Writers…we often cast ourselves in the lead of our own internal dramas, but rarely does one of our number actually make it to the big screen in a leading role. A couple of examples I’ve seen in recent years are The Words and Wonder Boys, in which Bradley Cooper and Michael Douglas were cast as the “writer.” (Ever notice how writers on-screen look a hell of a lot better than writers in real life?)
This weekend, I added another to my list.
Paris When it Sizzles is a 1964 rom-com starring William Holden as the writer and Audrey Hepburn as his amanuensis. It is a thoroughly ’60s thing, this movie, but it is also one of the funniest movies I’ve seen from that era.
Holden (another implausibly hunky incarnation of the paunchy, balding reality that describes most of us male writers) plays Richard, a screenwriter whose script is due in two days. Hepburn is Gabrielle, the woman who comes in to type up his manuscript.
The problem is, Richard hasn’t written Word One. Nor is the whole thing (tap noggin) “up here.” He’s got a title–The Girl Who Stole the Eiffel Tower–and that’s it. Oh, he’s got his byline done, too. Still, not much to go on.
What follows is a preposterous weekend wherein the two imagine, type up, toss out, and re-imagine plot after plot. As Richard and Gabrielle concoct this bit of frippery, their imagined selves (as Rick and Gaby) play it out in the streets and cafés of Paris. The plot gets goofier and goofier as secondary characters pop in and out of the story. It’s all great fun, especially as “names” like Tony Curtis, Noel Coward, and Marlene Dietrich make cameo appearances. Even Frank Sinatra and Fred Astaire “show up,” albeit merely in soundtrack form.
The movie is a send-up of how silly some movies are–and in the ’60s, Hollywood came out with some very silly movies–and in that way, it’s a creation of its own process. Its piling up of twists upon twists provides several guffaw-worthy moments as the “secrets” of re-imagined characters are revealed, all of which culminate in an ending that is both ludicrous and expected. After all, it is a rom-com.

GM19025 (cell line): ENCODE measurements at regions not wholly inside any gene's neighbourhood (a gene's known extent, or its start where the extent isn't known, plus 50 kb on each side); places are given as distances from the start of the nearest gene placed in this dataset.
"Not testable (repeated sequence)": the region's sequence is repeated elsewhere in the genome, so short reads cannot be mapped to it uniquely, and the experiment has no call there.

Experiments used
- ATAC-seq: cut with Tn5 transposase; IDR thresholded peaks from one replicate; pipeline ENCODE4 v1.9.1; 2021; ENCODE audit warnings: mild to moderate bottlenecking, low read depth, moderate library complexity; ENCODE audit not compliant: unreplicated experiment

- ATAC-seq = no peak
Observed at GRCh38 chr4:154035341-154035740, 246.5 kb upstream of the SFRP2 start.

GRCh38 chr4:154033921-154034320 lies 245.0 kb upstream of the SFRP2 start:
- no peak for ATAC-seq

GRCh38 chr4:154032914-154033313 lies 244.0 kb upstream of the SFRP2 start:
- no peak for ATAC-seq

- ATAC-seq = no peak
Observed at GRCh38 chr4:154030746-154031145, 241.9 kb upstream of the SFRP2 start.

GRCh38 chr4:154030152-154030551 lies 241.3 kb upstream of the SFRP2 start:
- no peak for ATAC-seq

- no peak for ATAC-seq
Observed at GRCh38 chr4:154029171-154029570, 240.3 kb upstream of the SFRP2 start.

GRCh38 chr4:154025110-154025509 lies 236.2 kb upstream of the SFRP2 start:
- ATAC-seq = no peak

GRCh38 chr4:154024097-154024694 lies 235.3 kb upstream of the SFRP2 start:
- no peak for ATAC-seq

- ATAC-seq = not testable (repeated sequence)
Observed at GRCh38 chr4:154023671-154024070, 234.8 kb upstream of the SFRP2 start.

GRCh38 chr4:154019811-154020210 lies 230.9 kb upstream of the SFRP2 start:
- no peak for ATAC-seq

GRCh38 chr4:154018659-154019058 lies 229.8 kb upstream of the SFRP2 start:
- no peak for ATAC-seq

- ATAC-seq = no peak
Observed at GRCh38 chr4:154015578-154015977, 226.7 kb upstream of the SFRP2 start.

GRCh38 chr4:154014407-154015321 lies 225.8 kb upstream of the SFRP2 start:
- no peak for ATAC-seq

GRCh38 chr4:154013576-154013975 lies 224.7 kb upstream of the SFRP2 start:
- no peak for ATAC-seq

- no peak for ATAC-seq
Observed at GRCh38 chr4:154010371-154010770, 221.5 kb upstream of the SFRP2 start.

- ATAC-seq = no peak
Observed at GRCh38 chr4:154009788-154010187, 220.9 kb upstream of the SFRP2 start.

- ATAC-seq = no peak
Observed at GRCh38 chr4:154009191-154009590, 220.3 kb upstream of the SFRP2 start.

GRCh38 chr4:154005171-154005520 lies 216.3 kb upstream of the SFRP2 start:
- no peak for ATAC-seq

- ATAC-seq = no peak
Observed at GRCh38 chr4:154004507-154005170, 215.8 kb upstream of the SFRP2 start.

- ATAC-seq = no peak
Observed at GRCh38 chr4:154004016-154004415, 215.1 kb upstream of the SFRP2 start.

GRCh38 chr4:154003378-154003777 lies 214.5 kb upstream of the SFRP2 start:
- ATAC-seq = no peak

Being a product of its time, it does have some flaws. The soundtrack at times feels like it was lifted from an old Adam West Batman episode. Hepburn’s gowns by Givenchy are particularly unlovely and unflattering–I mean, you have to work really hard to make Audrey Hepburn look dumpy, but Hubert did it. And of course, the whole male-female dynamic is vintage 1964, so much so that it might be off-putting for some viewers. If you can’t go along with a 47-year old man and a 34-year old woman, you’ll have a problem.
While I’ve never considered William Holden a great actor, he’s very well-suited to this script. He’s playing a caricature of himself, in many ways, the Hollywood playboy all tanned and swoon-inducing, and he really amps up the sarcasm when the character makes fun of himself. Hepburn is her usual, comedy-script self, impish and doe-eyed and with the grin of a kid at Disneyland, and her enthusiasm is infections, even across the decades.
As a writer’s story, it rang true as much as it didn’t, but since it’s a bit of a farce, it still worked. Holden’s cynical character hits some salient points about the formulae used in Hollywood movies (including this one), and the movie is delightfully self-aware in that respect. In general, I don’t like comedies produced during the ’60s, but this one literally had me laughing out loud at several points, so at least from my perspective, it’s a stand-out.
The movie is available on disc from Netflix, and can be streamed from Amazon Prime.